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Re: 10GE router resource

  • From: Andrew C Burnette
  • Date: Thu Mar 27 01:42:00 2008

William Herrin wrote:
On Wed, Mar 26, 2008 at 4:26 PM, Sargun Dhillon <[email protected]> wrote:
 from a viewpoint of hardware,
 x86 is a fairly decent platform. I can stuff 40 (4x10GigE multiplex with
 a switch) 1 GigE ports in it. Though, the way that Linux works, it
 cannot handle high packet rates.

Correction: The way DRAM works, it cannot handle high packet rates. Also note that the PCI-X bus tops out in the 7 to 8 gbps range and it's half-duplex.

Indeed. PCI-X is already an EOL'ed interface, if only cheap PCI-X cards were available. Once you add extensive ACL's, there's loads more [central] processing to be done than just packet routing (100k choices versus 2 to 4 interfaces). System throughput gets slammed rather quickly. Linux IPtables grumbles painfully at 100k line ACLs :) Not to mention the options of what to do with a packet are very limited.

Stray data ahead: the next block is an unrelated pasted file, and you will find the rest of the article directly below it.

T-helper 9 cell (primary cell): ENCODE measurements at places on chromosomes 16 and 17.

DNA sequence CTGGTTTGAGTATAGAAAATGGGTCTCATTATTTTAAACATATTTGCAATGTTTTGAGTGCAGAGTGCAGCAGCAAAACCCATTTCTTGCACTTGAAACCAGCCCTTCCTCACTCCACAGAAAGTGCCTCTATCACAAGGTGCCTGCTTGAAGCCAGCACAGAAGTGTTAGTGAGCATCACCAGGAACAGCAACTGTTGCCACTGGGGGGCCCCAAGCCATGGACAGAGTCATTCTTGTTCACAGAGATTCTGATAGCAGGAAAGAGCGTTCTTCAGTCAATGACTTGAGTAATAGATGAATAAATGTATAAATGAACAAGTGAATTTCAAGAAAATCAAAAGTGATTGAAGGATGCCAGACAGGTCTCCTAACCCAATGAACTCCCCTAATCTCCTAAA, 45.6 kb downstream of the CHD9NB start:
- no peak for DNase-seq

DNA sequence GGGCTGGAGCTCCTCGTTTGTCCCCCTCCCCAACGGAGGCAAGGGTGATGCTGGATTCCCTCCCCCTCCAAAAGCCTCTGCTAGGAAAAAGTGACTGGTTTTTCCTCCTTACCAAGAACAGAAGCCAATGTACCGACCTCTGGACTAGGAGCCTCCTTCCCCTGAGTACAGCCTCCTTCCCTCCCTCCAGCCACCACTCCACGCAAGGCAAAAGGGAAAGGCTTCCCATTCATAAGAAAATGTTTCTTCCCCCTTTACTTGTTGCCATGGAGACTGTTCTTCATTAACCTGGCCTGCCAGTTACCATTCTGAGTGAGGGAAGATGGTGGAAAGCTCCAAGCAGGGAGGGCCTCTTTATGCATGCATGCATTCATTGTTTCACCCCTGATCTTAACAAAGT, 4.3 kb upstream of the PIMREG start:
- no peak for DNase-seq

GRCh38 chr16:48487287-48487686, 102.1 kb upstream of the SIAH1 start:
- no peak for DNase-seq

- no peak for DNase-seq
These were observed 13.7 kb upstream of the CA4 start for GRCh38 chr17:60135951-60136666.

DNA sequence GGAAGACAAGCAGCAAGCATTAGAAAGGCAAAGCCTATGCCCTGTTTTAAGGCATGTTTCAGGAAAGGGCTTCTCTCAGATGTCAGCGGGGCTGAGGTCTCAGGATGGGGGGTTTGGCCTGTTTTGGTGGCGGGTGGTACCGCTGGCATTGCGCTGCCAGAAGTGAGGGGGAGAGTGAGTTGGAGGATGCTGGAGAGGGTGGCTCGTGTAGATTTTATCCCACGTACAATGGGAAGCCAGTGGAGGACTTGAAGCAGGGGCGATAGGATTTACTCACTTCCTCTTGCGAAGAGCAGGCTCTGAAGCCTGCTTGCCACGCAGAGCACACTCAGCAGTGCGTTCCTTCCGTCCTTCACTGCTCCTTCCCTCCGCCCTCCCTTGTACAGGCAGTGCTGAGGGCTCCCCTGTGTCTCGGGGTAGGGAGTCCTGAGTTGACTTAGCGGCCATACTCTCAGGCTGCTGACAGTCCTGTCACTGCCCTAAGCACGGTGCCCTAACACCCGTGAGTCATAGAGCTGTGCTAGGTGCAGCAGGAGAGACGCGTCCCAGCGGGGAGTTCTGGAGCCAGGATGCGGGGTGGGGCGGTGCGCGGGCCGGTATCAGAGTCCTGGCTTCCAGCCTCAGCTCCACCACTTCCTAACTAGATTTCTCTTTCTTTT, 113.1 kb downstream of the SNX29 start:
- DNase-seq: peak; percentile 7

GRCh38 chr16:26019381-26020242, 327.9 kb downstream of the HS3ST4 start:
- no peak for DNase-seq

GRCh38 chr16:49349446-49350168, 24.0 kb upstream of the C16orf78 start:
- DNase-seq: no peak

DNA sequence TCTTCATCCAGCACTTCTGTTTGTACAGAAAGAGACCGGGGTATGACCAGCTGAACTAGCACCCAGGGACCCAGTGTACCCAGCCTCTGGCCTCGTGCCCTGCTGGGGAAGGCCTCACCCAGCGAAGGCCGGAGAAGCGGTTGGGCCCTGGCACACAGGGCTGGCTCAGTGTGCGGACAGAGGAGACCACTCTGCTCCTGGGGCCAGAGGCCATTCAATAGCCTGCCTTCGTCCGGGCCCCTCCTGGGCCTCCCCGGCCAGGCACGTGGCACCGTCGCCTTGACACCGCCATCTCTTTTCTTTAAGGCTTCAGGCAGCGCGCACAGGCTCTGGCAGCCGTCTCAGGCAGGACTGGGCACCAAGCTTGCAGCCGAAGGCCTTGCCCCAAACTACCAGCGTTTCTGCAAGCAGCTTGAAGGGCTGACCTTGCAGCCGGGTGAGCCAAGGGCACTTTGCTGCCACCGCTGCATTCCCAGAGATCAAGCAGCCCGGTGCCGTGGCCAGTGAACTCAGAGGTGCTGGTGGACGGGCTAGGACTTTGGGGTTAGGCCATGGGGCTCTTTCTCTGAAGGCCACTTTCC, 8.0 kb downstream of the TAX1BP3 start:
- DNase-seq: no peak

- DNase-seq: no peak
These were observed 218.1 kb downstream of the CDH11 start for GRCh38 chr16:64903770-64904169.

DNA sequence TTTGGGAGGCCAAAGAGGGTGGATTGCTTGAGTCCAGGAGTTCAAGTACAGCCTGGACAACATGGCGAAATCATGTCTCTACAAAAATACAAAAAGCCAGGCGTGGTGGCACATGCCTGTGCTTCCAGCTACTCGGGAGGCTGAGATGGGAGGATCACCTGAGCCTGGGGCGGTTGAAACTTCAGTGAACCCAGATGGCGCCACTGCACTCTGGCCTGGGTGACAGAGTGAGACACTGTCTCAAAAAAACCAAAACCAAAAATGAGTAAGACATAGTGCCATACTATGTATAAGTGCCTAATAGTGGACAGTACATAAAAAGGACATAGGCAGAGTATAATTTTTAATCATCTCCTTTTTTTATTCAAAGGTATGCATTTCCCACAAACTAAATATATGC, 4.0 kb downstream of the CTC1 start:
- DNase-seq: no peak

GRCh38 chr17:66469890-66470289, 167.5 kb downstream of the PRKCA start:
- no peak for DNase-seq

The AMD chips with extra L1 cache perform better on *bsd platforms as the forwarding code is tight and likes to stay close to the CPU, and context switching kills packet processing performance (thus the small but notable increase in the multicore performance). The GP registers on the AMD platform are also easy to deal with (and in 64 bit mode, you get double the number for free) essentially working an end around a broken stack architecture from a few decades ago....anyone recall the simplicity of assembly language of the 6800 or the 6502? :-)

getting the latency down low enough for HPC clusters is a major hassle, as the x86 PC design just doesn't have the bandwidth.

Of course, Intel makes some slick NPU's for custom work (e.g. If you like starting at bit 0. (isn't that like slot zero or port zero, it technically doesn't exist since zero is only a placeholder in larger numbers if you mean anything greater than none? I could swear back in the days of a SLC96, ports were 1-96, not 0-95 :-) )

too bad they [Intel] don't make a hypertransport capable version, or you'd have one helluva multicore multiNPU system with no glue logic required.

Fun to play around though.


High-rate routers try to keep the packets in an SRAM queue and instead of looking up destinations in a DRAM-based radix tree, they use a special memory device called a TCAM.

Bill Herrin